Only one in five respondents reported the incidents to their employer.
“They need to know that someone believes they have gone through a traumatic experience,” said Chimhanda. “The [news] organization needs to be a safe environment where victims of sexual harassment can report their cases without fear of the details getting out to the general public. So, HR personnel need to ensure that the workplace is safe — create reporting mechanisms that do not bring further shame to the victim.” Providing psycho-social support for victims would also be useful, in helping victims come forward, Chimhanda added.
The U.S. and U.K. media industries are far from rosy either.
The U.K.’s Trades Union Congress reported in 2019 that 68% of LGBTQ employees were victims of on-the-job sexual wrongdoing and two-thirds of the incidents went unreported because LGBTQ workers feared they’d be fired.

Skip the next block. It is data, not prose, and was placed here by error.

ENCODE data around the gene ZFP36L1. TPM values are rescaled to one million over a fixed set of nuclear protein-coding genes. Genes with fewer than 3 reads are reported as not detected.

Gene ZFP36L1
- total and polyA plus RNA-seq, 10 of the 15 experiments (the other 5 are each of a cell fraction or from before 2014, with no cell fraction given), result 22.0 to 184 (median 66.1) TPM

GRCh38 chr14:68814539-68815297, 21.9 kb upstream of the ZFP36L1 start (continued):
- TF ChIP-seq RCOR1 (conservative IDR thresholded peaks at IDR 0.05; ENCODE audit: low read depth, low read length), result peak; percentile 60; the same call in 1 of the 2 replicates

Meanwhile, a 2018 investigation by the New York-based think tank Center for Talent Innovation, involving more than 3,000 white-collar employees aged between 21 and 65 years old currently revealed that the U.S. media industry is the “worst” when it comes to preventing sexual harassment, followed by the technology and consulting industries.
Of employees in the media, which encompasses PR, advertising, video and audio production, broadcasting, entertainment, art/design, publishing, and other communications, 41% of women and 22% of men reported harassment, the Center disclosed.
Fear of retaliation
Veteran journalist Karina Cuevas is among those who have suffered harassment in the workplace.
Cuevas was 24-years old when she started working at a newspaper in Rockford, Illinois. “I was excited to really start my career as a journalist there, but I never thought that I would in a million years get sexually harassed by one of their reporters,” she recalled.
“Growing up in New York City and in the Dominican Republic, you get the catcalls in the street constantly. But I honestly thought that would change in a professional setting,” Cuevas added.